Seven Tips For a Great Video Interview
Posted by Darren Findley on Fri, May 28, 2021 @ 01:37 PM

We may be living and working in a new world with unique challenges, but the world of video interviewing is not new. Many in the younger generations have already adopted casual use of video conversations via FaceTime, Facebook and Instagram before it was a necessity, the challenge is to help other demographics utilize the medium effectively for recruiting and hiring.

Here are seven tips you can incorporate for your next video interview:

  1. Choose a technology platform
    There are so many video conferencing applications available that it may be challenging to choose one. Platforms such as Zoom, GoToMeeting or Skype all have the essential features you need for a professional video interview. If you’re not already using one or many, be sure to talk to your tech team ahead of time about which one will work best. After confirming, double-check with the candidate to ensure they know how to download and launch the platform. If need be, provide instructions to the candidate if they aren’t familiar with the selected program.

  2. Set expectations for the candidates
    As with any HR professional, the main focus during an interview is communication. Communicate with your candidate about what to expect and how the interview will go. This could be the first time some candidates have ever experienced a video interview, so take time to explain the process.
    Also, be sure to let them know that you will be taking notes, either by typing or writing. While this is normal, you should remind them that you may have to pause to get caught up. This will give them the chance to ask you any questions they may have. 

  3. Keep the candidate's technology restraints in mind
    Remember, in this time of self-isolation; we find many have the desire to connect via video. But, be prepared to pivot if your candidate is having trouble. Don't let technology issues influence your decision. Offer tips or suggestions to help them try to navigate the problems they're having but reinforce that things can be adjusted if need be.

    You can always go back to the phone interview if needed.

  4. Think about your presentation on screen
    Consider what you will wear, the image you are projecting and what appears in the background. Colors and designs sometimes render differently on a screen, so dress in dark colors, wear solid apparel and wear the same clothing you would normally wear for an in-person interview.

    You'll also want to be sure you aren't sitting in front of a busy wallpaper pattern or a cluttered desk since these things can be distracting to you and your candidate. Present yourself professionally to put the candidate at ease and help them feel confident about your company.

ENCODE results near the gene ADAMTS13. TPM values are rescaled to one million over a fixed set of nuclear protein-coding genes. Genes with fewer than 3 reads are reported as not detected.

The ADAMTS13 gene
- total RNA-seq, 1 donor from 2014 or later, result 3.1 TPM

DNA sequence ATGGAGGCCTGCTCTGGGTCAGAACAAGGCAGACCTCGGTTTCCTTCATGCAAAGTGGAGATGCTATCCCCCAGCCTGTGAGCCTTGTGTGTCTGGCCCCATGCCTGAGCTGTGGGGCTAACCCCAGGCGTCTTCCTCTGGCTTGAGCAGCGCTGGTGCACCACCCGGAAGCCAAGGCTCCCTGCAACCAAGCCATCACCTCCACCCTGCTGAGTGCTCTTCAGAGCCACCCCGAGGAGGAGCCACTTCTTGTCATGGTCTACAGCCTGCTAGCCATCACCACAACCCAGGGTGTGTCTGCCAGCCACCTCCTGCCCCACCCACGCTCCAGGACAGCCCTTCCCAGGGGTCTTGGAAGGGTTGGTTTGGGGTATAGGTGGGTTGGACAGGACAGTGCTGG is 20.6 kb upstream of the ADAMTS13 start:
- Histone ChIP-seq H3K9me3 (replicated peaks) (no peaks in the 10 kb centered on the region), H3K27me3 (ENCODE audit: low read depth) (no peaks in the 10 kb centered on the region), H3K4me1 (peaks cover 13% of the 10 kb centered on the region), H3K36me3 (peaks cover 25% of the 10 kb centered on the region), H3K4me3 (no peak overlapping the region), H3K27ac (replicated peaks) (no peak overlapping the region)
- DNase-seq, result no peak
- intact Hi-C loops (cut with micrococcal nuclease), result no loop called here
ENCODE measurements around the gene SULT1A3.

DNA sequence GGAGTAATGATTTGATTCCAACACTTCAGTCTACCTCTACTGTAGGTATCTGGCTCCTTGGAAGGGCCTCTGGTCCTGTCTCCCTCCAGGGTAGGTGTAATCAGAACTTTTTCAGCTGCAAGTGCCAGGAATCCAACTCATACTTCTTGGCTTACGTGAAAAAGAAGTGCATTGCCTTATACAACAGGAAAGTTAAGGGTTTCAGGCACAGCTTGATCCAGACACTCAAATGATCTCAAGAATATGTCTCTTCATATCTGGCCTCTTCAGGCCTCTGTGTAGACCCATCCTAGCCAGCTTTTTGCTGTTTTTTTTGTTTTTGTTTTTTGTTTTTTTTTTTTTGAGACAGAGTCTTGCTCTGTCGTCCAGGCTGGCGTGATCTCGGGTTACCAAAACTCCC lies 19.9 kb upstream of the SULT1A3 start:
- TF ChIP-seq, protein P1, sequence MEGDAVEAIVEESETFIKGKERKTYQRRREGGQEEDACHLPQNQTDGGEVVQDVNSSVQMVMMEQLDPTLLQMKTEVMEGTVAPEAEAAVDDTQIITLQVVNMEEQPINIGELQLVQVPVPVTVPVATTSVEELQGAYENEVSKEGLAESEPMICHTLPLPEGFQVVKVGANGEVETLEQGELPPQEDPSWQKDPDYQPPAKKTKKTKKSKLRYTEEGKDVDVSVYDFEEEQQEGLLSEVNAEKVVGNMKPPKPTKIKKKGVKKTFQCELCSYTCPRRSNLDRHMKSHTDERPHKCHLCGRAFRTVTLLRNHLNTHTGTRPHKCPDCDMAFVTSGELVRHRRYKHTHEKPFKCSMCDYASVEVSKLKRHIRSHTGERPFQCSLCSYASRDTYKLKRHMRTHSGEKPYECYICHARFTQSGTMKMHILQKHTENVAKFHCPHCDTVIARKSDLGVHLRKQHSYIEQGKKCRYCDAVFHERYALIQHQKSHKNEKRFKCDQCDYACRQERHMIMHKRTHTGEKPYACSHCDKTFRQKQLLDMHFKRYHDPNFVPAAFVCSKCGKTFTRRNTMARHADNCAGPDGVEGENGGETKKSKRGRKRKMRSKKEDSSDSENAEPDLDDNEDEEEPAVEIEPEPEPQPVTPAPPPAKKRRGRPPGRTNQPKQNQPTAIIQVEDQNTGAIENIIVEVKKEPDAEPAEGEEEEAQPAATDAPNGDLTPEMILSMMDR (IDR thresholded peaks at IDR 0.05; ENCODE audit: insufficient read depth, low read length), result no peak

5. Act as natural as possible during the interview
    Talking through a screen already feels strange to many people, so it's essential to act as naturally as possible. Look directly into the camera when you speak rather than at the candidate's image on the screen. While this may seem awkward at first, it will appear to the candidate that you are making eye contact rather than looking down or on the side. 

  6. Do a dry run beforehand 
    There are some significant differences between conducting an interview by video and face-to-face in your office. For example, be sure to position the camera at eye level so your candidate isn't looking up at you (or up your nose!). Find a quiet place to conduct the interview so you won't be interrupted or have to compete with background noise. Also, be sure your computer's webcam and audio controls are working and that you know how to connect with whatever technology platform you are using. 
    Practice looking at the camera before the interview. Record yourself in advance to see how you appear on screen. And you will be more prepared to deliver an excellent experience for the candidate.
  7. Consider the total candidate experience
    The interview is just one element of the candidate experience. You want your candidate to feel comfortable throughout the entire process and walk away with a positive impression of your company. With this in mind, be sure to follow-up with by email after the interview, thank the candidate for their time, and let them know when they can expect to hear from your.
As you conduct each additional interview on screen, you will become more comfortable with the process. Remember, however, that while the experience may be familiar to you, your candidate may be navigating their first video interview. If you come across as calm, cool and collected, the mood will be sensed by the candidate, allowing them to feel more comfortable going through this process.

Authors Note: This content originally appeared in our Going Live, Perfecting the Video Interview Webinar.

Topics: Recruitment Strategy

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